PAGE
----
So far, Carleton Jones has lived on 10 streets in or near NTC Baltimore, starting with Charles. If he gives it a page and a half in "Streetwise Baltimore: the Stories Behind Baltimore Street Names" (Bonus Books; paperback, $14.95), that has to do with urban prominence, not with the second-floor-back revels at 904 N. Charles in the faraway '50s, when Carleton Jones, Hal Gardner, Pete Kumpa and two other unmarried Sun reporters lived there.
Neither does he claim ties to David Jones, the early-1700s settler whose name is writ in our Falls.
This is, rather, the fourth so far of the local history books by Mr. Jones, who writes the Sun Magazine's "Back Tracks" column. "Maryland, A Picture History" (1976), "Baltimore, A Picture History" (1982, by Francis F. Beirne and Mr. Jones) and "Lost Baltimore Landmarks: A Portfolio of Vanished Buildings" (1982) are the works of a specialist not only in words but also in architecture and images.
This time, he draws upon the Sun Magazine's 1948-'54 series, "The Man in the Street," mostly by William Stump, and other sources; he accounts for the Hutton of Hutton Street, the Barre, the Vesta, the Cator, the Gay. A 35-page introduction, a separate Neighborhoods section and many old photos are livened by engaging commentary.
Every major city seems likely to be the subject of such a book. Baltimore's is well done.
As for Mr. Jones, he is under contract to redo 1814 and the British military visit. Since the North Point-Fort McHenry books by Neil H. Swanson and Walter Lord, scholars have made significant advances, which Mr. Jones will incorporate. There is also the puzzle of Gen. Sam Smith's personality. Why, in the city
he saved, was there never a downtown Smith Street?
Story the First: In which John Barth, author and sailor, outlives the self-absorbed '70s and the money-major '80s, and offers the new decade a novel in the manner of his early successes, in the active imagination '60s; in which his vivid storytelling is brought to bear on Scheherazade and Sindbad the Sailor, in long-ago Baghdad; in which "The Last Voyage of Somebody the Sailor" earns acclaim, popularity, honors.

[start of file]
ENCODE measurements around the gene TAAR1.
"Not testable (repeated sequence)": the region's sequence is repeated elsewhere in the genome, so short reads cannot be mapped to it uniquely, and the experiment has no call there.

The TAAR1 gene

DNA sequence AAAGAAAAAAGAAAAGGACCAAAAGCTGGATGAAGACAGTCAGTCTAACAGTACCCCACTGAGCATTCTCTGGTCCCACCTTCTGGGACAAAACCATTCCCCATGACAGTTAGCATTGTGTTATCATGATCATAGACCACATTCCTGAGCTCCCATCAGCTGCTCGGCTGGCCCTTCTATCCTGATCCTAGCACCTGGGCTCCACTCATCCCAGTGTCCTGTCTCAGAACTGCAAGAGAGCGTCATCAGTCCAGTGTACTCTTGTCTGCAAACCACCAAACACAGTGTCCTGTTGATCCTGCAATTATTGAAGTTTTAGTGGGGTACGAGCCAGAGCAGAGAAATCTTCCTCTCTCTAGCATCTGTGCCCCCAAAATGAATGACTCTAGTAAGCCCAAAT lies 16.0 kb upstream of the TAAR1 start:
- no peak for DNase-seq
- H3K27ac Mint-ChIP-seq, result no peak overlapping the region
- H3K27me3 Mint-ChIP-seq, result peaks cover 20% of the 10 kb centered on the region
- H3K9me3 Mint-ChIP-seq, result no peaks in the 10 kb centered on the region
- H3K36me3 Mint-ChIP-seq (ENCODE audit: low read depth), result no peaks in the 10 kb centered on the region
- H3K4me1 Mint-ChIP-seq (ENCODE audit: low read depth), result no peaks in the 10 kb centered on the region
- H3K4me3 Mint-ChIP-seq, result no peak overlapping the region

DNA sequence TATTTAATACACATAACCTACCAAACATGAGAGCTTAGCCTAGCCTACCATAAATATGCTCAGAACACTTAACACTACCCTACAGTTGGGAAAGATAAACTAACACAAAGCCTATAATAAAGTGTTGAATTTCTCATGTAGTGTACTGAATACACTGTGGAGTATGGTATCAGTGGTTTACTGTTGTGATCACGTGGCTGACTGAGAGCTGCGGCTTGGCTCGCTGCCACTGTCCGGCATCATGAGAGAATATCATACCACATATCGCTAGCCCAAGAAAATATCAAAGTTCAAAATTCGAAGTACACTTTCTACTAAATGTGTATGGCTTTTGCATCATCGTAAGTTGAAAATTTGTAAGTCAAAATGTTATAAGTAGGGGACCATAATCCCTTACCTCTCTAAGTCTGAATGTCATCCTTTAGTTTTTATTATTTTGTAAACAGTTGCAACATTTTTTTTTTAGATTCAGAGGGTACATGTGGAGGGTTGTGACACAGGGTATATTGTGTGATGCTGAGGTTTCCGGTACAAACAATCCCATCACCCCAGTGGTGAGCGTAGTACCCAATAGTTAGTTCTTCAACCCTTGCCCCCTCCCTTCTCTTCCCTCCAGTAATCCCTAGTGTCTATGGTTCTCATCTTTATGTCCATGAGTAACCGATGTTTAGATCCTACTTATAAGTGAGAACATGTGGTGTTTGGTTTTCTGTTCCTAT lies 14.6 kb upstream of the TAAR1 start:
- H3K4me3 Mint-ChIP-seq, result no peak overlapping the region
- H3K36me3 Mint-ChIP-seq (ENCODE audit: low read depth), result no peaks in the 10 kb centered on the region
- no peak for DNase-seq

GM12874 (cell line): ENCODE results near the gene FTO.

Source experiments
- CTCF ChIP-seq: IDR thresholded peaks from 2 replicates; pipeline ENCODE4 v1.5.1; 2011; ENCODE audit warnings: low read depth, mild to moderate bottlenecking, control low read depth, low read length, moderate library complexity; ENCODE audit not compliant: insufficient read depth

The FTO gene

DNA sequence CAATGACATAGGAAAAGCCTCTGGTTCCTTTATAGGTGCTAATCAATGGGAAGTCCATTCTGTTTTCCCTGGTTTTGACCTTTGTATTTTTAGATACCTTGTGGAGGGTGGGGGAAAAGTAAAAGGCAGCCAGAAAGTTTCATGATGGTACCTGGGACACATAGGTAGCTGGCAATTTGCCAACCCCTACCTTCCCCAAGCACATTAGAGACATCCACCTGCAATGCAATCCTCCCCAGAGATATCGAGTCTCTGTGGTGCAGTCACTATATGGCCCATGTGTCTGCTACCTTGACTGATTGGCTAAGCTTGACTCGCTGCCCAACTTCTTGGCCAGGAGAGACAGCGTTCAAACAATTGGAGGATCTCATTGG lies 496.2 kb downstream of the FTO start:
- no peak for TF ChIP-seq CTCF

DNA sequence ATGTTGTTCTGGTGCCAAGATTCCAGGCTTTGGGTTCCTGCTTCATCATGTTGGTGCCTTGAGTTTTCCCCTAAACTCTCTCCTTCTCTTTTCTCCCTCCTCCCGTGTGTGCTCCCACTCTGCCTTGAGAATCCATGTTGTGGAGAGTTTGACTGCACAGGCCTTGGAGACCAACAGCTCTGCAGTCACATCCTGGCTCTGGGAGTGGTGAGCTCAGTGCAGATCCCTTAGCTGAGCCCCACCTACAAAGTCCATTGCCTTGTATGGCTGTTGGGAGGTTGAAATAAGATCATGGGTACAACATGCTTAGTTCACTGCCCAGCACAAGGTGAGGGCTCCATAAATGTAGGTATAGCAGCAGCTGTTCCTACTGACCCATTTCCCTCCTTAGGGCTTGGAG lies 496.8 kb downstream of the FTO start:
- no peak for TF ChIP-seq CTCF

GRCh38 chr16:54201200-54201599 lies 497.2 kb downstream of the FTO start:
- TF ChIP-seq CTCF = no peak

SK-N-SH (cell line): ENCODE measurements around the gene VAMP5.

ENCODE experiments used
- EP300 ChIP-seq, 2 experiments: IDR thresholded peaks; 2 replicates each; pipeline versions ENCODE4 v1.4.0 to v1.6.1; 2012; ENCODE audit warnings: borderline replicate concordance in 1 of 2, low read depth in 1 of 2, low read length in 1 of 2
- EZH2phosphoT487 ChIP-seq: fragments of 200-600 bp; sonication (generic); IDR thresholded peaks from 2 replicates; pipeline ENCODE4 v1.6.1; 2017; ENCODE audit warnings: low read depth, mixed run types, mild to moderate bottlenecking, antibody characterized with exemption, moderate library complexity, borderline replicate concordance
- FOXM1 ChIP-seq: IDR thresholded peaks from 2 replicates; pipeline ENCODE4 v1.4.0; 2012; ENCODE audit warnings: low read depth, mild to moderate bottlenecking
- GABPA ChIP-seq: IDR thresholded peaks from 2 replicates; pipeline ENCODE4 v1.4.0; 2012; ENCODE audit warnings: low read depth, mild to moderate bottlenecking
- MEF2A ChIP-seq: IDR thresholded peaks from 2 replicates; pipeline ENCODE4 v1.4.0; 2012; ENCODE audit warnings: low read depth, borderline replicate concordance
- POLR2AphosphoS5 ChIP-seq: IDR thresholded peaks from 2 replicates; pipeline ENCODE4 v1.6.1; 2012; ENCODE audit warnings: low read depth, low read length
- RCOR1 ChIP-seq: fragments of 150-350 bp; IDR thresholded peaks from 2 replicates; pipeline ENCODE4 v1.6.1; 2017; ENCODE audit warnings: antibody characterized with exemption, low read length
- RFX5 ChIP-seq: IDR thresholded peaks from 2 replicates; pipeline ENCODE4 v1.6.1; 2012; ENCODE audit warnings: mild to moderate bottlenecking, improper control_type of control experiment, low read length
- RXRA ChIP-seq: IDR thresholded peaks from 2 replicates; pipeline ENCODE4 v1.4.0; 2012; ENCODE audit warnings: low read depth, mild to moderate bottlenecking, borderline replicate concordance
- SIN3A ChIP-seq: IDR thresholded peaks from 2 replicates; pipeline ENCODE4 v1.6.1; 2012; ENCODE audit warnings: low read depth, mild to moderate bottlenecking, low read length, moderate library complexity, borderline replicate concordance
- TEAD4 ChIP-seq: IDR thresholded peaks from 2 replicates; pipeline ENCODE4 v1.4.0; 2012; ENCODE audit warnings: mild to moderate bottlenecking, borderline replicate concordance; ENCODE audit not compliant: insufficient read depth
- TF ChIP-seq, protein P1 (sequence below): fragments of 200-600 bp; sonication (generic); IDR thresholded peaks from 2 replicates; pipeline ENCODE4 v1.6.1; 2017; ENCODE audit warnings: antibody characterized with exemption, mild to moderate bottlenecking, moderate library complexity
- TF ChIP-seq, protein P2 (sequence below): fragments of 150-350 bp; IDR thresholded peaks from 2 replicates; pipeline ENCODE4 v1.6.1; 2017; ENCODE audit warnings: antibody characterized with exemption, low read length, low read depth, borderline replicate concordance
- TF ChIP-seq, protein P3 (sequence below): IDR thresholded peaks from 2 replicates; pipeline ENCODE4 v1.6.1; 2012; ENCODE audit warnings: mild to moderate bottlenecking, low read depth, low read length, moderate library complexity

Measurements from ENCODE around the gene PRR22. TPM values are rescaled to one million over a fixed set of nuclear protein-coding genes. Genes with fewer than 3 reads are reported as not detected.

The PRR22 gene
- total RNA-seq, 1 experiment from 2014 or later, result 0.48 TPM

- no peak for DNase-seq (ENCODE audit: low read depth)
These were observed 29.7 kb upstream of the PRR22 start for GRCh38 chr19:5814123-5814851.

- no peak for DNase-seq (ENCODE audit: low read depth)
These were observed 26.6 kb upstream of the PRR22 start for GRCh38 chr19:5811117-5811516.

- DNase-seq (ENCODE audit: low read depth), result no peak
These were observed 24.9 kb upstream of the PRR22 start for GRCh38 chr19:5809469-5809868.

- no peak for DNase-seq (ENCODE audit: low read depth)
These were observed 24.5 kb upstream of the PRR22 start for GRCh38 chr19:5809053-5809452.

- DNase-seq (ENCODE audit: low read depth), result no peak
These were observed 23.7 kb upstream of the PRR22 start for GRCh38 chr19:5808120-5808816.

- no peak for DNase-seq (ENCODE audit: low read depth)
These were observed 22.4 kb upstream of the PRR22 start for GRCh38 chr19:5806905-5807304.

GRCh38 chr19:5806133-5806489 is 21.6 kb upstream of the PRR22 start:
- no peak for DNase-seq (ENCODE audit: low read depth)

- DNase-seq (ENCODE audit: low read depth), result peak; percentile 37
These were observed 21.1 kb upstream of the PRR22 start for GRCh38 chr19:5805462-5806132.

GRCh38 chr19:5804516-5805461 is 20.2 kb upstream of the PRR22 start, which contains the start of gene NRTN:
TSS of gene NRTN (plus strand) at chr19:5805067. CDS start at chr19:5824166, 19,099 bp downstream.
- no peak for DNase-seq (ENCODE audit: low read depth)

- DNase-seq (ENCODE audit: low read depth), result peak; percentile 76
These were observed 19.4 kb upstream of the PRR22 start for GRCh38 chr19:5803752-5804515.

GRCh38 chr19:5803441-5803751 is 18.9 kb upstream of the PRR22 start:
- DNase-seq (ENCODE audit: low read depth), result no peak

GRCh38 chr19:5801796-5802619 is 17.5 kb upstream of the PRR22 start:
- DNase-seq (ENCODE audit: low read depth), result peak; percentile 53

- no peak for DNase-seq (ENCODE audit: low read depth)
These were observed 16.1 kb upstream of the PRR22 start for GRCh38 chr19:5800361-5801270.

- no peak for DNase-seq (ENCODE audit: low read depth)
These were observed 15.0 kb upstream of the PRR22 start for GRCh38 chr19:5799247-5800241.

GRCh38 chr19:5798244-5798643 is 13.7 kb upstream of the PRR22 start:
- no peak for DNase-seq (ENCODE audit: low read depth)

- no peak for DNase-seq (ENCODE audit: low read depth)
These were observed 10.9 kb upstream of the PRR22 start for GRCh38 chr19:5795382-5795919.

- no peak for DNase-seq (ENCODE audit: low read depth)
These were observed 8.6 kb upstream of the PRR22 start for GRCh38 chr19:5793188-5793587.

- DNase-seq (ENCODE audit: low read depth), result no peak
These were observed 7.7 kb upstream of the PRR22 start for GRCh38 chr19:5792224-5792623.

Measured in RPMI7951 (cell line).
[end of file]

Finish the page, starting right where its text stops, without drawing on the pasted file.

Story the Second: In which Professor Emeritus Barth says two-thirds of a goodbye to the Johns Hopkins Writing Seminars, fades into the sunset (Pacific Ocean) and sunrise (Chesapeake Bay), and works on his next novel. Last May, turning 60, he retired, except for Graduate Fiction-Writing Workshop (Tuesdays in Gilman Hall's bell tower). He teaches first semester; this celebrity course (12 students, tops) is being led by Grace Paley (in future springs: Edna O'Brien, Robert Stone). Following a "Somebody" publicity tour, his longest ever, Jack and Shelly Barth vacationed in Hawaii; they have homes in North Baltimore and Chestertown.
Story in the making: In which John Barth stands beside the office shelf holding the 1,001 published works of his students; King Shahryar himself had no prouder smile.
Ross J. Kelbaugh's absorption with 19th century photography, attested to by four books in the past four years, now centers on 1861-'65. His latest, "Introduction to Civil War Photography" (Thomas Publications, Box 3031, Gettysburg, Pa. 17325; paperback, $5.95 plus $2.50 shipping), is a guidebook for anyone lured by the wet-plate photos, ambrotypes and stereographs still found in flea markets.
A history teacher at Catonsville High School, Mr. Kelbaugh first listed all pre-1900 Maryland commercial photographers. During the Civil War, about 3,000 town and field studios did business; last year, he recorded those in Maryland and vicinity. Earlier in 1991, his "Directory of Civil War Photographers, Vol. II: Pennsylvania and New Jersey" (Historic Graphics, 7023 Deerfield Road, Baltimore 21208; paperback, $14.95) bagged 1,156 more. Now he means to list all other states' and territories' Civil War photographers.